Music

Controversy Surrounds Punk Plaque Hanging in Niagra

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An unlikely crowd of middle-aged punks gathered in the back room at Niagra (112 Avenue A) on October 9 as part of the CBGB’s Festival. Now a bar that attracts a mainstream, post-college crowd, Niagra was, on that night, home to a misfit ’80s reunion for NYC punks, complete with Jimmy G. of Murphy’s Law as the party’s DJ.

Maybe unknown to tourists who take iPhone pics of the Joe Strummer mural on the wall outside, Niagra’s back room used to be called A7, a room with a kitchen-tiled floor that was the birthplace of New York’s hardcore scene.

Officially there for the Bad Brains documentary, Bad Brains: A Band in D.C., the crowd also gathered to see the unveiling of a plaque marking the room’s place in punk history. Thing is, a few bands were left off that plaque, which is inevitably the case when trying to celebrate or commemorate sprawling scenes.

As he looked at the faces in the room, some of which he hadn’t seen in 30 years, Jesse Malin, part-owner of Niagra and former A7 regular, realized, “Oh shit, these people aren’t on the plaque!”

What predictably happened afterward, especially among pugnacious old punks, was bitching on the Internet.

“Bobby Steele of the Undead said ‘tear it off the wall,'” says Drew Stone (Antidote, The High and the Mighty), adding that the former Misfits’ guitarist wasn’t alone in his criticisms. A few other locals chimed in after the plaque was unveiled, mostly on The New York Hardcore Chronicles, 1979-2015, a community we recently called an “incredibly deep wellspring of New York City Hardcore treasures.”

Stone goes on to say that New York’s hardcore scene was and still is a different animal compared to the seemingly unified scenes in other cities. “It’s fractured. It’s not D.C. or Boston where there was a sense of unity around straight edge or whatever.”

For his part, Malin, who played guitar and sang for early NYC hardcore band Heart Attack, says he feels bad about the whole thing: “I get the unhappiness, and as much as some people want to take it to some other level… that’s fine. That wasn’t the intention. I feel bad about it.”

Above: An A7 show in ’83

This sort of squabbling feels just about right to anyone who’s spent even a few months of his or her youth going to hardcore shows, but the difference here is that the bands that played A7 get much of the credit for shaping the youthful sound of American punk after Richard Hell and Cheetah Chrome faded into the background.

The bands on the plaque bear that assertion out. In full, the plaque’s list of bands reads:

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“AGNOSTIC FRONT, BAD BRAINS, BEASTIE BOYS, BLACK FLAG, CAUSE FOR ALARM, DOA, EVEN WORSE, FALSE PROPHETS, HEART ATTACK, KRAUT, MURPHY’S LAW, REAGAN YOUTH, SCREAM, SS DECONTROL, THE MAD, THE MISGUIDED, THE MOB, WARZONE & MANY, MANY MORE”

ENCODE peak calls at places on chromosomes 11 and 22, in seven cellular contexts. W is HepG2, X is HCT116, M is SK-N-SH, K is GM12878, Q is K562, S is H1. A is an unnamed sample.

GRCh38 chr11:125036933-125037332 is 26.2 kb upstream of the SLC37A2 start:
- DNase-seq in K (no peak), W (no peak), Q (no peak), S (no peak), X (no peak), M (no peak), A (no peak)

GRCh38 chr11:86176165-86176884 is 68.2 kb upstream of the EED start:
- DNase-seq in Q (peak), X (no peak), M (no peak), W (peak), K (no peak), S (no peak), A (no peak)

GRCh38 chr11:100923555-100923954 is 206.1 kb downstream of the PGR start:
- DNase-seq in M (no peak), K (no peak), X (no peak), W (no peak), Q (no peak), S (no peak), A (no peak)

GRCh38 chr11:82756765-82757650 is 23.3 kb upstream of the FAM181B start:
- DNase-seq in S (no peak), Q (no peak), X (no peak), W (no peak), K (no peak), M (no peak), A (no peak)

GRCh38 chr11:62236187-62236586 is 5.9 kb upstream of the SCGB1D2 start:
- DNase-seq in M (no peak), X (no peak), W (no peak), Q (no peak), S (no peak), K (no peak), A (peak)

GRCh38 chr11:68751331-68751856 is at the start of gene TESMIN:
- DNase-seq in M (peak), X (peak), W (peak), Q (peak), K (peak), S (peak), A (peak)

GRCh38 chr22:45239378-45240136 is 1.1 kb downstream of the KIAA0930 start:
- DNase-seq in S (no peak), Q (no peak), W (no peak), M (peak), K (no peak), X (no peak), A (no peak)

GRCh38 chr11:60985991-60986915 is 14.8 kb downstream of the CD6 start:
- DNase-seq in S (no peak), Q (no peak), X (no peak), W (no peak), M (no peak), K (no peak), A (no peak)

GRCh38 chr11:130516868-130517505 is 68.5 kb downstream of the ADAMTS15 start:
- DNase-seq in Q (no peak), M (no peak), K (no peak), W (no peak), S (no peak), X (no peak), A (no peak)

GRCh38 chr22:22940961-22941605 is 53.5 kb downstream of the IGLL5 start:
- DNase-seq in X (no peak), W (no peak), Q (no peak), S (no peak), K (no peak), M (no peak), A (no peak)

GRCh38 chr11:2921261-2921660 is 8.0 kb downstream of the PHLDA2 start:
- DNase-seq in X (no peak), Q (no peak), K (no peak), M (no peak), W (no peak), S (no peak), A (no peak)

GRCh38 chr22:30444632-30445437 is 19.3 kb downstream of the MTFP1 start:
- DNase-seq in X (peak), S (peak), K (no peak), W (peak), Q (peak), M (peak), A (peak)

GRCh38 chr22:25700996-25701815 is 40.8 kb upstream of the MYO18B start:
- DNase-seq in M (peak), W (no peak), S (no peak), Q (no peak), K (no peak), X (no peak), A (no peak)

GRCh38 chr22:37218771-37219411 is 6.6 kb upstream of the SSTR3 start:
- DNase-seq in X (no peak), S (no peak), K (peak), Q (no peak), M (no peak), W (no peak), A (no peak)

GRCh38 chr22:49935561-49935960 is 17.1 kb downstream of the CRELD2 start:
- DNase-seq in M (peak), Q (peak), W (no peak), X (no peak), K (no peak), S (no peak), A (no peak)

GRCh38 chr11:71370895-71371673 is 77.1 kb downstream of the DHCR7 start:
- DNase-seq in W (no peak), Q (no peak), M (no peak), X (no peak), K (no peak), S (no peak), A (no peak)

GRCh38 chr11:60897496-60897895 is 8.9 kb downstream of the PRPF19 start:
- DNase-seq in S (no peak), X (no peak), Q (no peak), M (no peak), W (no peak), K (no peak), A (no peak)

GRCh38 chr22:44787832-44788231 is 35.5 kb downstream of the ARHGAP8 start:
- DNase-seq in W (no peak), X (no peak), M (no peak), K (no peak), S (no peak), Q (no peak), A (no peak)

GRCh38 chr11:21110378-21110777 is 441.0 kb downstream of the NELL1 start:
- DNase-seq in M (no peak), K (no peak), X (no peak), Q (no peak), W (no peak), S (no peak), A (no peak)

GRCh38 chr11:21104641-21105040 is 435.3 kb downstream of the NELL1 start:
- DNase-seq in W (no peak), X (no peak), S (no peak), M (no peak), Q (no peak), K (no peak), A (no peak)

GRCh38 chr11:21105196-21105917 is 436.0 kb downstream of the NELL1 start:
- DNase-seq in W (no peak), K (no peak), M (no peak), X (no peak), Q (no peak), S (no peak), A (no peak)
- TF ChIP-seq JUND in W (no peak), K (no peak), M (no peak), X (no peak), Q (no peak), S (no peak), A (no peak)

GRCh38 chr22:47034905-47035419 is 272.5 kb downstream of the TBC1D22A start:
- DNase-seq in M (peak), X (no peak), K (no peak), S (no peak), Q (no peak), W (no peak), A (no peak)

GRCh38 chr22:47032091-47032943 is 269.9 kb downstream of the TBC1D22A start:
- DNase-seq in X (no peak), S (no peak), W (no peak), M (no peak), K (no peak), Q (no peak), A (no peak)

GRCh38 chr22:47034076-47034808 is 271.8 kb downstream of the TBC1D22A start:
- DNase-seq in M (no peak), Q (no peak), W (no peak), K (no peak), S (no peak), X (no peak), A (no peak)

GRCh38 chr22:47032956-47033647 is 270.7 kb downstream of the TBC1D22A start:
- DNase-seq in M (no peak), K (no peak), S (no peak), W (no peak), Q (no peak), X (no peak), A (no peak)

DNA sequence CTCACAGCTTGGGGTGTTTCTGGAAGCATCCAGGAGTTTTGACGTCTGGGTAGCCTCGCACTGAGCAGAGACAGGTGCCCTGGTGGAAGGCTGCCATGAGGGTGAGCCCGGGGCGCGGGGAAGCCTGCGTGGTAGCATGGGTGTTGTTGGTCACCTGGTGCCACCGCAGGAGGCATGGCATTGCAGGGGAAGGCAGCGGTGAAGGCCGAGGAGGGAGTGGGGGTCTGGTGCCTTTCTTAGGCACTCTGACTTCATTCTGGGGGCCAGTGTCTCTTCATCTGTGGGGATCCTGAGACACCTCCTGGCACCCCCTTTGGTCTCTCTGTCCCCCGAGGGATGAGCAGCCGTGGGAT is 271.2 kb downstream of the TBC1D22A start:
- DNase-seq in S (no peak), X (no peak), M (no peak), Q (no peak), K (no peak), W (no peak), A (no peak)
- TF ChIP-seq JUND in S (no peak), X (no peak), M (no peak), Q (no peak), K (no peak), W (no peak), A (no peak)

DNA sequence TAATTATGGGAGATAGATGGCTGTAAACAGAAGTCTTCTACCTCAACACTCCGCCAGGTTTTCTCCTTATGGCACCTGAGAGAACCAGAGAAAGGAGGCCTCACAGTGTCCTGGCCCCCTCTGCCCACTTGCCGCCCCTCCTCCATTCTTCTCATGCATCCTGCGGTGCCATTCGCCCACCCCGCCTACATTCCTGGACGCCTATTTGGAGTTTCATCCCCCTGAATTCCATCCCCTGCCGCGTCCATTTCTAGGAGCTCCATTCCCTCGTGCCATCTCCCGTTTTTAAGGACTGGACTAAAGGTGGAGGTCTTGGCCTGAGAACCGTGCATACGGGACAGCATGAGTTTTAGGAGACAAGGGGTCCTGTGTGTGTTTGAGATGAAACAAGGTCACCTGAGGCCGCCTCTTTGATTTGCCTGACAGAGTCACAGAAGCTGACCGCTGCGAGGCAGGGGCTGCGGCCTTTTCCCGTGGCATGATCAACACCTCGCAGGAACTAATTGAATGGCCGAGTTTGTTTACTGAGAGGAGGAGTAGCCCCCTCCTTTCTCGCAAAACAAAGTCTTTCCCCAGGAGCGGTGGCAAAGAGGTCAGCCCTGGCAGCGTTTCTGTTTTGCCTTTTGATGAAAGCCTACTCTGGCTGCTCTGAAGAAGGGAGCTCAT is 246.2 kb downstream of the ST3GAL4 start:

“I thought, ‘shoot, there’s room for more bands!'” says Malin, remembering when he saw the plaque for the first time. “We wanted a mix; to represent New York but also to represent national bands, too: Black Flag, bands from D.C. and a few bands nobody has heard of.”

Malin remembers the A7 didn’t require a demo tape to be submitted before a show, as was required at CB’s or Max’s Kansas City, and the back line nailed into the stage made it easy for bands comprised of kids as young as 13 to hop on and play a show–as long as they could hang in the violent and drug-fueled East Village.

“Going past 1st Avenue was pretty gnarly and down to [Avenue] A was worse,” Malin remembers. “That area, little by little, got better as more clubs opened. Ray’s was always there, but then came 171 A, where the Bad Brains recorded the ROIR cassette, then there was a great little record store in its basement called Rat Cage.”

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“My friend Jimmy from Murphy’s Law and Raybeez from War Zone worked [at A7],” Malin says. “They had everything there and they did some recording, too. The neighborhood then was so small, and we were coming from Queens, Long Island, Brooklyn and Jersey. It was a ghetto, drug dealers were everywhere. We were coming into this area, these white kids, most of us, into this area where people were really struggling. There were some kids who lived down there who had to deal with being a punk rocker or hardcore kid 24/7, right in your face. It built some strength down there to see people in your tribe hanging out.”

Today, Malin, who has been working at Niagra for about a decade, says the plaque ultimately is for people who have never even heard of A7.

“People come in and you want them to get a sense of what’s gone on here,” he says. “Occasionally you’ll get this odd customer or somebody asking about its history, so we wanted to give it some attention.”

For those looking for live hardcore shows in that space today, you won’t find them often, save for a show like the one on December 19 at Niagra, featuring former A7 bands The Abused, Urban Waste and The High and the Mighty. Mental Abuse and Abject are also on the bill. (Here’s the poster.)

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